OK, here’s the real story. I’m about to reveal everything about Nils Parker to you.

The author is hopelessly in love with this girl Sarah, and she’s using him as a kind of Manny Poppins. Meanwhile, the author is displacing his anger onto some random chick and her husband. Maybe if Becky and bitches like her hadn’t messed Sarah up so bad, she’d be with him and they could be together forever on a tropical island with only the white people that they liked. Part of him also knows that Sarah isn’t the woman for him—one, she’s married, and two, he tells us that she’s witty and competent but her main conversation topics seem to be how much she hates children and this one bitch from high school and she can’t even deal with a crying child. So he displaces the selfish, unhappy attitudes that Sarah has onto Becky to keep his love pure and reasonable, and Becky’s husband is spineless because the author is really a spineless man in love with a suburban housefrau. But he can’t admit that to himself, so hey, Becky is the bad one and her kid is a brat. Hey, is Sarah’s kid getting in the way of your moldering fantasy? Move on, you’re whipped! Pussy.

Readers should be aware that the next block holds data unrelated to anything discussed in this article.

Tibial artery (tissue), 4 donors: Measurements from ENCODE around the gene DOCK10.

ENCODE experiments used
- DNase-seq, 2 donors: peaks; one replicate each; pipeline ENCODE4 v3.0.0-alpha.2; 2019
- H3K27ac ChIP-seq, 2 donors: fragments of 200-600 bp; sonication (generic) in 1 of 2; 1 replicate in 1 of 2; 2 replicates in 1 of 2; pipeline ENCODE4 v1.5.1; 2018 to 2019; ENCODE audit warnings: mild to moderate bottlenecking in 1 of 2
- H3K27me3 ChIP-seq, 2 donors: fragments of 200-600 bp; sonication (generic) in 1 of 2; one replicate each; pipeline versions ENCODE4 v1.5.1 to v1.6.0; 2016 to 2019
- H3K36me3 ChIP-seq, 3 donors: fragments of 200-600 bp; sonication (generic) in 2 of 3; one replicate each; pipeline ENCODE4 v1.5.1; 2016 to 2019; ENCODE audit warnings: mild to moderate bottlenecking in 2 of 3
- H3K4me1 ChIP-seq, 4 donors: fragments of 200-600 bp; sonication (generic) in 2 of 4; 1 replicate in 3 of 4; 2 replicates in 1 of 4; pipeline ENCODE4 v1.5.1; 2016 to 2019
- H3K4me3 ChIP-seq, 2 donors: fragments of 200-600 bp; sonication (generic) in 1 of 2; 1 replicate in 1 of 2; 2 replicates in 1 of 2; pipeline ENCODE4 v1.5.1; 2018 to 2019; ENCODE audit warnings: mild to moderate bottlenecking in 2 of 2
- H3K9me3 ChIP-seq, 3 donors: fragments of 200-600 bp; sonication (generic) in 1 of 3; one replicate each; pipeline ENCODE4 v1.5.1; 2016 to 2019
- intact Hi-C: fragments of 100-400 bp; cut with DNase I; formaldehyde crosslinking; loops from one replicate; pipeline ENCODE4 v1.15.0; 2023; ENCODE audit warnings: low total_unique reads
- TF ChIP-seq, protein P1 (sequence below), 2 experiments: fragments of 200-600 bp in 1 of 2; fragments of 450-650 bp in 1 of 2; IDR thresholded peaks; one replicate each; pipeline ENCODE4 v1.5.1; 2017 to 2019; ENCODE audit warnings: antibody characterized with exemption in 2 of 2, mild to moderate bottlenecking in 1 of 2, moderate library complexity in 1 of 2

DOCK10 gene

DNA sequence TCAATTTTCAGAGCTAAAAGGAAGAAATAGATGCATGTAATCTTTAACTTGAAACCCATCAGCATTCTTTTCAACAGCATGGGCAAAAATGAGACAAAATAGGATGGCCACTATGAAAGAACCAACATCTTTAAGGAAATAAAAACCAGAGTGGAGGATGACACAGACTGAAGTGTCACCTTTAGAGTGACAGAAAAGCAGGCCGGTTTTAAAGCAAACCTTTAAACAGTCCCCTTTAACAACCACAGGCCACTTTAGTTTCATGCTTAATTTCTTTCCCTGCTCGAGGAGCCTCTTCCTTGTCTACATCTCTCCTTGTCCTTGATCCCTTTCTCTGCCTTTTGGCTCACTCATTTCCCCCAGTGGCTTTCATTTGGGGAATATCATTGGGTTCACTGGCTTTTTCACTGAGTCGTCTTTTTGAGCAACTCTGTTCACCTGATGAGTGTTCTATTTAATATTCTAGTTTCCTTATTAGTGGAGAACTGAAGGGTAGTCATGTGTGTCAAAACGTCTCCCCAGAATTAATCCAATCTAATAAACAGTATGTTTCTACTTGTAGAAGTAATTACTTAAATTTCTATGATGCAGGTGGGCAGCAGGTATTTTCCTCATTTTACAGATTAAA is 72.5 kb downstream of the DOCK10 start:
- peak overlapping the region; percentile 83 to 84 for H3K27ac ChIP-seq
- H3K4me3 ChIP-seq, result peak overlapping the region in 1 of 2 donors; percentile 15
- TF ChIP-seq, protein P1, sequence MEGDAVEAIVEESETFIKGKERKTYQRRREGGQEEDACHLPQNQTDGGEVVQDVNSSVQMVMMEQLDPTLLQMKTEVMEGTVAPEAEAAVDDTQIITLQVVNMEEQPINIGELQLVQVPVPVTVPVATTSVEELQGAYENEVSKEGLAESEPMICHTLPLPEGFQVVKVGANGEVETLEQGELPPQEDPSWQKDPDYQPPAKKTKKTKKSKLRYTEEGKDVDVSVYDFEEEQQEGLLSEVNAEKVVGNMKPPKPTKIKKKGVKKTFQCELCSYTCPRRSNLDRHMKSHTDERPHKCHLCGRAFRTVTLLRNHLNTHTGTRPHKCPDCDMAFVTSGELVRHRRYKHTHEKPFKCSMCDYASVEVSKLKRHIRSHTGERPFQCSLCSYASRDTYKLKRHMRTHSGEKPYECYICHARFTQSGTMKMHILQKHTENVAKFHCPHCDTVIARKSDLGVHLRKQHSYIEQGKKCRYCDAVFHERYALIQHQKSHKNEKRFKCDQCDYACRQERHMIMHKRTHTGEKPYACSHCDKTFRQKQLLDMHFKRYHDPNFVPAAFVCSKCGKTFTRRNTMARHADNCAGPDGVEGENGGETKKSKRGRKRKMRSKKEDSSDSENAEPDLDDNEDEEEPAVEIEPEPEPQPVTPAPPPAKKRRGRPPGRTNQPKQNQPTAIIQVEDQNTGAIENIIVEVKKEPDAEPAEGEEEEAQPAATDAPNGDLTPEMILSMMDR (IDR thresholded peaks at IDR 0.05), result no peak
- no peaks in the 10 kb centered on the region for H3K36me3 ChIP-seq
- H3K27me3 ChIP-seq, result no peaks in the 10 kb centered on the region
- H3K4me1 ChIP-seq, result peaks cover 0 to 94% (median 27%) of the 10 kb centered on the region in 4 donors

Do you agree with me about the author’s problem? Are you nodding your head and thinking that now I am telling the truth? I’ve discovered the super-secret of the author’s life, and now he’s been cast down. He has his own problems, he’s weak like the rest of them. Now he’s the asshole.